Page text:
The Human Phenotype Ontology (HPO) provides the following list of features that have been reported in people with this condition. Much of the information in the HPO comes from Orphanet, a European rare disease database. If available, the list includes a rough estimate of how common a feature is (its frequency). Frequencies are based on a specific study and may not be representative of all studies. You can use the MedlinePlus Medical Dictionary for definitions of the terms below.
|Signs and Symptoms||Approximate number of patients (when available)|
|Abnormality of epiphysis morphology||90%|
|Abnormality of the hip bone||90%|
|Abnormality of the thumb||90%|
|Abnormality of the tibia||90%|
|Abnormality of the ulna||90%|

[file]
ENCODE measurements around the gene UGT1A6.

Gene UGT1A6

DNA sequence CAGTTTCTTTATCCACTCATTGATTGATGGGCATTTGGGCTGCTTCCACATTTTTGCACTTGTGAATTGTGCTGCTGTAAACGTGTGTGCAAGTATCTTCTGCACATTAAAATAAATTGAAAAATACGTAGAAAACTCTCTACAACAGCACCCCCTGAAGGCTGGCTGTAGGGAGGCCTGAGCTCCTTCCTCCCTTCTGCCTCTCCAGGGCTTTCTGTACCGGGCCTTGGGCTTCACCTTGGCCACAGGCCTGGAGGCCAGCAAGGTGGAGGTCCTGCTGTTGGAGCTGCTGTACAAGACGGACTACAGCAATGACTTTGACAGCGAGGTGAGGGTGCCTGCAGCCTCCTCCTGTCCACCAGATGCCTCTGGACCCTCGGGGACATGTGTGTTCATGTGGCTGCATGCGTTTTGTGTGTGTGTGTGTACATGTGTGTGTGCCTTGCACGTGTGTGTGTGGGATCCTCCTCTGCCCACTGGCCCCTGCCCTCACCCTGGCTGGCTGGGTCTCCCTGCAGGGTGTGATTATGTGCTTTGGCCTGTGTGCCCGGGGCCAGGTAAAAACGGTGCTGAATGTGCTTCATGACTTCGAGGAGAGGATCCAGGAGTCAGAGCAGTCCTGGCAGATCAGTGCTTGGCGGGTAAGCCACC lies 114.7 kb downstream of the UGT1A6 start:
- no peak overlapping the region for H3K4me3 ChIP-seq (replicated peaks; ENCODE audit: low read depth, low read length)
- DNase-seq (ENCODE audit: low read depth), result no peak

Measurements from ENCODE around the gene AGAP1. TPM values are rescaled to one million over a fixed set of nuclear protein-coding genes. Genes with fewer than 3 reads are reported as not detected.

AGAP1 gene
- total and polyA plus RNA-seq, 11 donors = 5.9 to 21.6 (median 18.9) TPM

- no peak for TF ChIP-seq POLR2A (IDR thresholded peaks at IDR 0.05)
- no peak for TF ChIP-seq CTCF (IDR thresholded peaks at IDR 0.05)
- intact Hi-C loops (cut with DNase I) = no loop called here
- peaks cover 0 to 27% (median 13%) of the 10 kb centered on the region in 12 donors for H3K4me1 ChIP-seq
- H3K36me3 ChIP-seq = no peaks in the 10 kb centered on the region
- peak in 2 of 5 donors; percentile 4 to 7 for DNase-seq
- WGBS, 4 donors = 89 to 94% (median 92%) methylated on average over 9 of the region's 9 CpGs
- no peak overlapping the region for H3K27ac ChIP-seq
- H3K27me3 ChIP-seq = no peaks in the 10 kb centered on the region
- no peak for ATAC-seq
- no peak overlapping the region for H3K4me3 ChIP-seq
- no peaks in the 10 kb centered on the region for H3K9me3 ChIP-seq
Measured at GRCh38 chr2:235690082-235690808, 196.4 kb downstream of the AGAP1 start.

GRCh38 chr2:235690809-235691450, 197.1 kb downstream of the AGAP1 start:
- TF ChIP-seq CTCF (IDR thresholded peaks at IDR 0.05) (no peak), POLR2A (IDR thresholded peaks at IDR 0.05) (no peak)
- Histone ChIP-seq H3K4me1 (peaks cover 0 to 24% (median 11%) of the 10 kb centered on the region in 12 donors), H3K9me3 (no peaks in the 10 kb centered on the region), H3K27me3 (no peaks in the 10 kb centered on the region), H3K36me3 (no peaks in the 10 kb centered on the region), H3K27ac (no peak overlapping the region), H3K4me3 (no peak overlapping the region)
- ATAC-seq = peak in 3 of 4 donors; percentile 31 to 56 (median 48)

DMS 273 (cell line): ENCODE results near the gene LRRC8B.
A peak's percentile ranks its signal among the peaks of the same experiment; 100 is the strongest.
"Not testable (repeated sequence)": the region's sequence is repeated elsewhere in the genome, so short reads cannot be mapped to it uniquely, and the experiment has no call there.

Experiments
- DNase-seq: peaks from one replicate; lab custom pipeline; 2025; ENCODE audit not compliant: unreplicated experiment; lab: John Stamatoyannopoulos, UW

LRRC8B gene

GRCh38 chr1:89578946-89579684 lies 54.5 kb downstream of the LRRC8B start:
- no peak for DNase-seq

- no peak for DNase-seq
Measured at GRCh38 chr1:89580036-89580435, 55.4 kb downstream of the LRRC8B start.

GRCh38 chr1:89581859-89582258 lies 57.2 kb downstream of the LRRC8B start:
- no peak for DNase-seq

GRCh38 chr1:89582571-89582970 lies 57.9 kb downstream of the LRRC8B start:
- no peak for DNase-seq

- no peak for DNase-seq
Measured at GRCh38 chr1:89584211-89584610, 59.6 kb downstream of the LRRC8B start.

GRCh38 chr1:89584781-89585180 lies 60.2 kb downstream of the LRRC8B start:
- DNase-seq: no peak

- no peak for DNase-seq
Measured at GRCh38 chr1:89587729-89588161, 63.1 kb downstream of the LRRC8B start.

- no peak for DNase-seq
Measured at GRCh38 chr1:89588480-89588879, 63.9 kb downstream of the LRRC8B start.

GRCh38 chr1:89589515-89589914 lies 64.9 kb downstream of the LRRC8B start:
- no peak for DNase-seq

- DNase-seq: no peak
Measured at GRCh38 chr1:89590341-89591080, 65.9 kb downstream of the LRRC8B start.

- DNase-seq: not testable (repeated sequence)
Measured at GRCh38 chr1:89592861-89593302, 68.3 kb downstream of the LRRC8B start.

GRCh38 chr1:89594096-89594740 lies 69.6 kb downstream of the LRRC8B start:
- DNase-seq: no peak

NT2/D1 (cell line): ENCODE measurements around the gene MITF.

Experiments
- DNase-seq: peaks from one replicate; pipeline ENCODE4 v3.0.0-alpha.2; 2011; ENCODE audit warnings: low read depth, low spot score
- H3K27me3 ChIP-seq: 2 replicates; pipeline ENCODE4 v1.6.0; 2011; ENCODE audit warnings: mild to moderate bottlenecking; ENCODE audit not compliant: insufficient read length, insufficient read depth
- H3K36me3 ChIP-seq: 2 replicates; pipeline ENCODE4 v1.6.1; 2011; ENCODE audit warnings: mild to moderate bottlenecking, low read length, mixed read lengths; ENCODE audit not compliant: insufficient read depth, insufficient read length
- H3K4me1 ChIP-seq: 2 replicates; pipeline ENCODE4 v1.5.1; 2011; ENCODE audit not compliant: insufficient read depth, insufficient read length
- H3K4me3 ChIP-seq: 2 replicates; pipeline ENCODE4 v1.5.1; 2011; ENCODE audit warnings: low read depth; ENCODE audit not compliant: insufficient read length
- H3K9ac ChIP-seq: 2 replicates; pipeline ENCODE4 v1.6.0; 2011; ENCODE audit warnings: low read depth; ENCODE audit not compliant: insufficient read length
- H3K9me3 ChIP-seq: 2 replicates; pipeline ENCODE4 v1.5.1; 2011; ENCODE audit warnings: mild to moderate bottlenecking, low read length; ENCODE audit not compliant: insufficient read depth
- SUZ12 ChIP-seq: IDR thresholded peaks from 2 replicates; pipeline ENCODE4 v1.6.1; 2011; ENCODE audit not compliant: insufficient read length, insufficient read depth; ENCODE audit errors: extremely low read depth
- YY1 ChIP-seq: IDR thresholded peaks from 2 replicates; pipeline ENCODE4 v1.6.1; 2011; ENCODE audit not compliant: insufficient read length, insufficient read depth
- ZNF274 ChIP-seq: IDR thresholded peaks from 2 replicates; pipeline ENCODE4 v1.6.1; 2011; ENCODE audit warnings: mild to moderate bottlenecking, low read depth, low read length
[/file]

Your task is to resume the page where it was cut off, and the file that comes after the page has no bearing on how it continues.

|Aplasia/Hypoplasia of the radius||90%|
|Limitation of joint mobility||90%|
|Narrow nasal bridge||90%|
|Single transverse palmar crease||90%|
|Synostosis of carpal bones||90%|
|Deformed tarsal bones||50%|
|Deviation of finger||50%|
|Malaligned carpal bone||50%|
|Short phalanx of finger||50%|
|Autosomal recessive inheritance||-|
Making a diagnosis for a genetic or rare disease can often be challenging. Healthcare professionals typically look at a person’s medical history, symptoms, physical exam, and laboratory test results in order to make a diagnosis. The following resources provide information relating to diagnosis and testing for this condition. If you have questions about getting a diagnosis, you should contact a healthcare professional.
Research helps us better understand diseases and can lead to advances in diagnosis and treatment. This section provides resources to help you learn about medical research and ways to get involved.